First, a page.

Listen to this song by the criminally underexposed Toronto-based, Halifax-bred power-popists The Flashing Lights.  It’s their 1999 song “Where Do the Days Go?” as taken from their debut album Where the Change Is. For some years, I plagued everyone I knew with my evangelical fervour inspired by the greatness of this song.  Things haven’t changed.

I’d heard of this band only by reputation.  I’d been living in Britain at the end of the 90s, and wanted to get in touch with what was happening musically speaking in my own country.  I can’t remember the exact path that led me to this band, or their excellent debut. But, I ordered this disc on the strength of some reviews I’d read.  And boy were they right, especially about this song.

When trying to describe this song, I always thought it sounded kind of like a summer barbecue as hosted by the Who, with Brian Wilson as a guest of honour.  I love that Beach Boys organ, the hard Townshend-esque guitar, and the fun loving spirit of power pop that drives this wonderful creation along.  It is simply one of my favourite songs, and maybe because 1999 felt like a bittersweet end of an era for me, there is a certain melancholic association I have with it too.

Sadly, after the band’s excellent follow-up album Sweet Release, they seem to have disappeared.  Any news on their whereabouts would be welcome!

In the meantime, I got some dreams on the dashboard; gonna let them loose when we hit town!

For more information about The Flashing Lights, read this interview with lead singer and songwriter Matt Murphy.

Enjoy!

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8 thoughts on “The Flashing Lights Play “Where Do The Days Go?”

  1. Another find! Great post and thanks for bringing it to our attention. Had never heard of this bunch, either, and you seem to have a stash of great music that you let loose in powerful blasts, along with enthusiastic, admiring words. Good stuff!

    Interesting the way you refer to the Flashing Lights as “criminally underexposed.” Quite apt for this song, yes, but the more indie stuff I listen to these days, the more I think the number of “criminally underexposed” artists must be in the multitudes. Do you agree? Do you have any ideas why this may be?

    I think it’s because bands/musical acts these days have to be jacks of all trades: musicians/artists … as well as publicists, promoters, webmasters, business people, financiers, technicians, producers etc. No? No big labels are picking artists up and putting them on their train the way the used to.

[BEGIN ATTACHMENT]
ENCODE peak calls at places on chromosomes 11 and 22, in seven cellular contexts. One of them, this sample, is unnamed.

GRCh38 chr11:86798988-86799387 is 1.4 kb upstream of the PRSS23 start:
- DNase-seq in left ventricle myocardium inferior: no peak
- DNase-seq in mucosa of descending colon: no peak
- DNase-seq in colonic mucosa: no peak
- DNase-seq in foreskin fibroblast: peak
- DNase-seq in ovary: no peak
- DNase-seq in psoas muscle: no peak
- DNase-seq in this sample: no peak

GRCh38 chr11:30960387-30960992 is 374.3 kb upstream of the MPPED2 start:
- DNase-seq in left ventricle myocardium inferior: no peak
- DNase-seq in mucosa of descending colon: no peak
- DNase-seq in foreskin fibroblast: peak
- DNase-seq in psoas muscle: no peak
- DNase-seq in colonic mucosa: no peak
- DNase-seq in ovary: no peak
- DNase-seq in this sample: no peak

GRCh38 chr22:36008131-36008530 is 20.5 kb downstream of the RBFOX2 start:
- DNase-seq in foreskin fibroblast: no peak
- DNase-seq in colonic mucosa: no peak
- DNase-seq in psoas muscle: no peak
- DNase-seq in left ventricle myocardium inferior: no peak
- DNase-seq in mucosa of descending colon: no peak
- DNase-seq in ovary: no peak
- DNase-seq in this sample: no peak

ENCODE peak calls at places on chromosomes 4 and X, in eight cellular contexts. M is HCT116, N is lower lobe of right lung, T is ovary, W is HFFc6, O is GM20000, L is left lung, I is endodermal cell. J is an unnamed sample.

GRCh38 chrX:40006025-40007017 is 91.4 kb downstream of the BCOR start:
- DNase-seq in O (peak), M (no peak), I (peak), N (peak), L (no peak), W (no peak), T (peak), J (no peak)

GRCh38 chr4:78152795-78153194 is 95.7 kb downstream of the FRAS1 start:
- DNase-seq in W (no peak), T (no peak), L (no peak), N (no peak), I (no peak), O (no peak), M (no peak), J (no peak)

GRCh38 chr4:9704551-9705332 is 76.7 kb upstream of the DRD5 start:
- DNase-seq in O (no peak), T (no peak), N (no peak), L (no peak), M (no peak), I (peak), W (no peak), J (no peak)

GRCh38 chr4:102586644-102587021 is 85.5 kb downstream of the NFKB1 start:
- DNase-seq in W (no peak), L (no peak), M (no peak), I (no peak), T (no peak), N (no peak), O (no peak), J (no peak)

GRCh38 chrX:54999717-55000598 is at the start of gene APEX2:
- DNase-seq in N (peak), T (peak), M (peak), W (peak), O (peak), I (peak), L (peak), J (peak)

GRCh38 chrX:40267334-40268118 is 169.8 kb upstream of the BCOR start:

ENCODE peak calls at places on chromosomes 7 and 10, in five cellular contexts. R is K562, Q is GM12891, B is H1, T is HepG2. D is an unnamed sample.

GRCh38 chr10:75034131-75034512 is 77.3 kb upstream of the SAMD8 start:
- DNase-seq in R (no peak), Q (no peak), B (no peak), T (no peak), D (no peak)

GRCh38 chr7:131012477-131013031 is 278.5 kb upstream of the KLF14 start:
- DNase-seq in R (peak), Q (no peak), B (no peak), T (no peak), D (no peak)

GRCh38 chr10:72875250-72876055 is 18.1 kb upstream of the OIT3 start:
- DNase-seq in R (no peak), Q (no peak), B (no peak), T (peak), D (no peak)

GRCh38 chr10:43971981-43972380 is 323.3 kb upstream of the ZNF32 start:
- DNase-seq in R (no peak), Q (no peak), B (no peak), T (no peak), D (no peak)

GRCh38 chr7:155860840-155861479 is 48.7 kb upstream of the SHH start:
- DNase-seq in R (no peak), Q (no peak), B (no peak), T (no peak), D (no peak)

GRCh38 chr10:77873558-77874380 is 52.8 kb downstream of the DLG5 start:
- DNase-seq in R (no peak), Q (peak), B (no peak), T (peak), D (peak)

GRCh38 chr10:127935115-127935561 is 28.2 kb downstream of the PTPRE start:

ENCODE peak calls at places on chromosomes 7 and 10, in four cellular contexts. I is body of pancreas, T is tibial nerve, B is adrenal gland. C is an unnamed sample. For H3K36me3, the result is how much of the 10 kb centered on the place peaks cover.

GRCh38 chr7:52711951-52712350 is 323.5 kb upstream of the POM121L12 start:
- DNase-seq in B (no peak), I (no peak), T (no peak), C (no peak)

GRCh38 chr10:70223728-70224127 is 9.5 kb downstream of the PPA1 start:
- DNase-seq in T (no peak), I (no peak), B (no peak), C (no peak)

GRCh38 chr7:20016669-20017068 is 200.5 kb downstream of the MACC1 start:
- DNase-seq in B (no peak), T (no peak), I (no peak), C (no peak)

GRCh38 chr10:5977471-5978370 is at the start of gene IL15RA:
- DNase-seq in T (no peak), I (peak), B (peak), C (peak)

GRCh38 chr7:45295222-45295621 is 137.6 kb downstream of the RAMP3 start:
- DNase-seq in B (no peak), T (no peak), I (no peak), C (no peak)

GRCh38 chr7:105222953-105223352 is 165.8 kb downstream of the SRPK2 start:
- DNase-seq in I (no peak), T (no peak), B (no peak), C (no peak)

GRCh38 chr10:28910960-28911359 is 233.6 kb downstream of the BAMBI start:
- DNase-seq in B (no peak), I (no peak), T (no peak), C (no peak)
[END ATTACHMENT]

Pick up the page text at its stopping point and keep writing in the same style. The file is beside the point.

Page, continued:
It’s a shame that this group isn’t better known – or wasn’t – and it’s a shame to think of the numbers of truly inspired musicians that fall by the wayside, like the Flashing Lights, because they’re not so good at promoting themselves or finding the numbers that will interest that moneyed companies who can bring them to the masses.

    Cheers and keep fighting the noble fight!

    1. Thanks for comments, David.

      I certainly think there is a massive glut of underexposed greatness out there. For me as a fan, that’s part of the fun – the search to find it. For the bands, I imagine it’s a lot of hard work to be heard through the noise of the competition. Given that there are certainly more channels through which to be heard, it means that there are more players, too. Technology has proved to be the great leveler in some ways. But, in others, it means that bands have that many more things to juggle in order to stand out. You’re right – they have to be multi-hatted in order to do this.

      As for the Flashing Lights, they probably had at least two barriers to success. First, that they’re a power pop band, of which there are hundreds of thousands in that mini-genre alone. Second, they’re Canadian, with this country being notoriously difficult to tour effectively due to the distance between heavily populated areas, and because our music industry is so reactionary – proud to be Canadian and all that, yet in the end choosing Nickleback because that’s what they can sell to the States.

      Thanks again for comments!

  2. The Flashing Lights quietly disbanded not long after “Sweet Release” came out. Matt went on to form a band called City Field and star in the film “The Life and Hard Times of Guy Terrifico.” Gaven formed a new band called The Saffron Sect and continues to perform with them. Steve produced an album for the Meligrove Band and now plays drums in Elliott Brood. Henri moved back to Halifax when the band broke up; the other three still live in Toronto.

    1. Mortimer-
      You seem to have the inside track on t FL. I have actually been trying to contact matt recently thru matt McQuaid of Holy Fuck, but have not been successful. Matt reportedly has a new band that I am interested in sending into the studio to
      record for my fledgling label, CCG
      Records. If you have the means please give him my contact info.
      I started ccg records because I am tired
      of seeing all my favorite bands disappear.
      So far I have revived a band from California called Carlos and wool like to do the same with the flashing lights.

  3. Thanks for all of this. Have been trying to find out what happened to them for a very long time. I listened to the first CD over and over again, then bought Sweet Release when it came out, then…. nothing. So thanks for the closure. Sweet Release is on streaming sites like Rdio – wish Where The Change is could be.

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